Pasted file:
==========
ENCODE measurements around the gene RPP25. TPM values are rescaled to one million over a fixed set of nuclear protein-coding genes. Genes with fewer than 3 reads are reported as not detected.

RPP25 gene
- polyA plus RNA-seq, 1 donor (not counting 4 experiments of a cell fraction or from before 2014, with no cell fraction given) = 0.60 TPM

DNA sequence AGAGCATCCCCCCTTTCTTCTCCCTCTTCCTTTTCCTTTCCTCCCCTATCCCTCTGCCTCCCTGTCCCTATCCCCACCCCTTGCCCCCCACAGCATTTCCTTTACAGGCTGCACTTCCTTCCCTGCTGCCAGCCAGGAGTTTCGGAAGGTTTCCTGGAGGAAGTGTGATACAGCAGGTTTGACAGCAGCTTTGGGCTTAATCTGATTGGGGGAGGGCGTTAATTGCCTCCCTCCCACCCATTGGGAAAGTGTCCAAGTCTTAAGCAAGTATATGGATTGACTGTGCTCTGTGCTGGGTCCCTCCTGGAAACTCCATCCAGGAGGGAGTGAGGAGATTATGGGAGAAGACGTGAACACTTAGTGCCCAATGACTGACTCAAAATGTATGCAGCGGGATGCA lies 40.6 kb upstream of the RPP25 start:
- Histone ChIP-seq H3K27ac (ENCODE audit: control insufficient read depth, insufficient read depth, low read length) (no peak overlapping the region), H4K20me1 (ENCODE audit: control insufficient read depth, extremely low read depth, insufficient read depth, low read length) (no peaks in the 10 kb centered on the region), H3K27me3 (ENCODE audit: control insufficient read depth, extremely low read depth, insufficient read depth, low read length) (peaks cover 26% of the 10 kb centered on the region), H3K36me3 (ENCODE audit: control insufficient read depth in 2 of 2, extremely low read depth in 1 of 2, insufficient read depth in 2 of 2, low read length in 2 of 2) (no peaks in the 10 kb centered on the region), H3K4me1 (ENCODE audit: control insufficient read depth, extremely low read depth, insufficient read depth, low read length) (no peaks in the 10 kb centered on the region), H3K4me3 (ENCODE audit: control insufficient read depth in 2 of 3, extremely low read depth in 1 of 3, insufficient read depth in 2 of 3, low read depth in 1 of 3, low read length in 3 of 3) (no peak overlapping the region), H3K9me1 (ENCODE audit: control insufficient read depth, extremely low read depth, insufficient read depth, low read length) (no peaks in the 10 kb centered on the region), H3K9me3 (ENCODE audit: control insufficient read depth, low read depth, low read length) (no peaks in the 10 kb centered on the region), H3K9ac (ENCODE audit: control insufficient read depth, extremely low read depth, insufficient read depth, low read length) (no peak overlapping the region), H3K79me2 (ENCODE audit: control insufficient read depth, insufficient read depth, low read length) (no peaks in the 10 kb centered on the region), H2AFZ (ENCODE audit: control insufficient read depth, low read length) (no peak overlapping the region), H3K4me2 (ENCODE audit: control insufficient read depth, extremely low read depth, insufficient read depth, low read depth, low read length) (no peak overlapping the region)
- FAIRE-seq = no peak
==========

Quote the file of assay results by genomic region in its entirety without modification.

ENCODE measurements around the gene RPP25. TPM values are rescaled to one million over a fixed set of nuclear protein-coding genes. Genes with fewer than 3 reads are reported as not detected.

RPP25 gene
- polyA plus RNA-seq, 1 donor (not counting 4 experiments of a cell fraction or from before 2014, with no cell fraction given) = 0.60 TPM

DNA sequence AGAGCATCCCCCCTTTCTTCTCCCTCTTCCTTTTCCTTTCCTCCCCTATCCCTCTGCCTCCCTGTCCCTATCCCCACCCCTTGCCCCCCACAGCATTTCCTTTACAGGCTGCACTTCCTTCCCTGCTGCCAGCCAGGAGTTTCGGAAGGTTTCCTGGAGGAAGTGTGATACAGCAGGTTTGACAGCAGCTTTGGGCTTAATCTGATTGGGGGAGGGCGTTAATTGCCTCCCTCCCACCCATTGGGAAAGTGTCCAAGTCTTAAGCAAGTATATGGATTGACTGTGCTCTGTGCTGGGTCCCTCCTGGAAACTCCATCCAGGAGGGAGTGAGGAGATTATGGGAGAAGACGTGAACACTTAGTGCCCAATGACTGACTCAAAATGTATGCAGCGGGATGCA lies 40.6 kb upstream of the RPP25 start:
- Histone ChIP-seq H3K27ac (ENCODE audit: control insufficient read depth, insufficient read depth, low read length) (no peak overlapping the region), H4K20me1 (ENCODE audit: control insufficient read depth, extremely low read depth, insufficient read depth, low read length) (no peaks in the 10 kb centered on the region), H3K27me3 (ENCODE audit: control insufficient read depth, extremely low read depth, insufficient read depth, low read length) (peaks cover 26% of the 10 kb centered on the region), H3K36me3 (ENCODE audit: control insufficient read depth in 2 of 2, extremely low read depth in 1 of 2, insufficient read depth in 2 of 2, low read length in 2 of 2) (no peaks in the 10 kb centered on the region), H3K4me1 (ENCODE audit: control insufficient read depth, extremely low read depth, insufficient read depth, low read length) (no peaks in the 10 kb centered on the region), H3K4me3 (ENCODE audit: control insufficient read depth in 2 of 3, extremely low read depth in 1 of 3, insufficient read depth in 2 of 3, low read depth in 1 of 3, low read length in 3 of 3) (no peak overlapping the region), H3K9me1 (ENCODE audit: control insufficient read depth, extremely low read depth, insufficient read depth, low read length) (no peaks in the 10 kb centered on the region), H3K9me3 (ENCODE audit: control insufficient read depth, low read depth, low read length) (no peaks in the 10 kb centered on the region), H3K9ac (ENCODE audit: control insufficient read depth, extremely low read depth, insufficient read depth, low read length) (no peak overlapping the region), H3K79me2 (ENCODE audit: control insufficient read depth, insufficient read depth, low read length) (no peaks in the 10 kb centered on the region), H2AFZ (ENCODE audit: control insufficient read depth, low read length) (no peak overlapping the region), H3K4me2 (ENCODE audit: control insufficient read depth, extremely low read depth, insufficient read depth, low read depth, low read length) (no peak overlapping the region)
- FAIRE-seq = no peak